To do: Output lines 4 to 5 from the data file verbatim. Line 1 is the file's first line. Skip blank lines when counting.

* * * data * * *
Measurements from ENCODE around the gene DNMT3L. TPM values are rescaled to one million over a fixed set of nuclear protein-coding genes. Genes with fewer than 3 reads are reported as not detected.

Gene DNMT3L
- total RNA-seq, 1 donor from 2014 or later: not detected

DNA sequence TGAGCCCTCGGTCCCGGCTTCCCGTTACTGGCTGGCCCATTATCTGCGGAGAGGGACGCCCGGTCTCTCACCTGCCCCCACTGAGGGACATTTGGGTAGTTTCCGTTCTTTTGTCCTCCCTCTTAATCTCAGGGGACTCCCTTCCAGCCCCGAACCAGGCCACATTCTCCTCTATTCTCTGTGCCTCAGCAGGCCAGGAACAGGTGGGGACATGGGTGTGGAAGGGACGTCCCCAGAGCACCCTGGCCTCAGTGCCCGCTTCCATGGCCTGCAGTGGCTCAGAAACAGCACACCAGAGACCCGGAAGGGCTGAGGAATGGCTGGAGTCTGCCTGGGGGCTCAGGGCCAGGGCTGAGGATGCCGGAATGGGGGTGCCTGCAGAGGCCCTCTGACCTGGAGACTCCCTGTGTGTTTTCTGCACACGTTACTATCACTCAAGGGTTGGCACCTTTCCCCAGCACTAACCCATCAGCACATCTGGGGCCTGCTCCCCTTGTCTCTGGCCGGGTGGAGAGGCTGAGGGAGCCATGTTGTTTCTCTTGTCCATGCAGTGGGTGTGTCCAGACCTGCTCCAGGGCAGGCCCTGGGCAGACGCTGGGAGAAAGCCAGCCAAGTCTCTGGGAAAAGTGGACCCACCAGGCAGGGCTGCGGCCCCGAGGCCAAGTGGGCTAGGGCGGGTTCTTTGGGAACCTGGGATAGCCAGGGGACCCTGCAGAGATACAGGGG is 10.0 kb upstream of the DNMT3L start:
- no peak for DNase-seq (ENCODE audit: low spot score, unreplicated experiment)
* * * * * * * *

DNA sequence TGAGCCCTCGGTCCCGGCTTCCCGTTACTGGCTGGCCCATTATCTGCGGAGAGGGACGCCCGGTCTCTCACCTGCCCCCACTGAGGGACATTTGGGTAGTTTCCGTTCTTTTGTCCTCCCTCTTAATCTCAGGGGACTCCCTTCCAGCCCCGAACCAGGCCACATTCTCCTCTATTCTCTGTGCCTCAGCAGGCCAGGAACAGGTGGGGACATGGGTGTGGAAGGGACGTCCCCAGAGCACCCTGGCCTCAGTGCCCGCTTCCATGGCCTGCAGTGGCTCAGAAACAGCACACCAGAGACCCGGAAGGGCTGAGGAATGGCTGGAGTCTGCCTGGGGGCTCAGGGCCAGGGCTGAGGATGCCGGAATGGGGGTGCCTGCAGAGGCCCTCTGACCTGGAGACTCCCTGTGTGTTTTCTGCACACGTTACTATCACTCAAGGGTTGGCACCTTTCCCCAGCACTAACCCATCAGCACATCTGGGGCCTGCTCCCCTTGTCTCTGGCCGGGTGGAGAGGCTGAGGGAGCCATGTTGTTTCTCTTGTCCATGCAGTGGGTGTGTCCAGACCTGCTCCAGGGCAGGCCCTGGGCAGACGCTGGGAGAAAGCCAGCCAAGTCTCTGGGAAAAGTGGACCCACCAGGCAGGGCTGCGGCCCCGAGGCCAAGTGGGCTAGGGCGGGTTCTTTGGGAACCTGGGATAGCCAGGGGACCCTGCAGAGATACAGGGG is 10.0 kb upstream of the DNMT3L start:
- no peak for DNase-seq (ENCODE audit: low spot score, unreplicated experiment)